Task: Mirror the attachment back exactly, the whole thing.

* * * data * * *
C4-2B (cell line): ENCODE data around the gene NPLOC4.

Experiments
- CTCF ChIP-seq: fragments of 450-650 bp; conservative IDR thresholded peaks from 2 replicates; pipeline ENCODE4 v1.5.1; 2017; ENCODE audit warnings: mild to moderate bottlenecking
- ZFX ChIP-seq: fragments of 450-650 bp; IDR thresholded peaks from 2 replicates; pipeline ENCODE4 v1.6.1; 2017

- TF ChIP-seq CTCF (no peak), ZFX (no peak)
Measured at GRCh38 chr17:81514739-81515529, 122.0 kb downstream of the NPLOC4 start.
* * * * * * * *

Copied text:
C4-2B (cell line): ENCODE data around the gene NPLOC4.

Experiments
- CTCF ChIP-seq: fragments of 450-650 bp; conservative IDR thresholded peaks from 2 replicates; pipeline ENCODE4 v1.5.1; 2017; ENCODE audit warnings: mild to moderate bottlenecking
- ZFX ChIP-seq: fragments of 450-650 bp; IDR thresholded peaks from 2 replicates; pipeline ENCODE4 v1.6.1; 2017

- TF ChIP-seq CTCF (no peak), ZFX (no peak)
Measured at GRCh38 chr17:81514739-81515529, 122.0 kb downstream of the NPLOC4 start.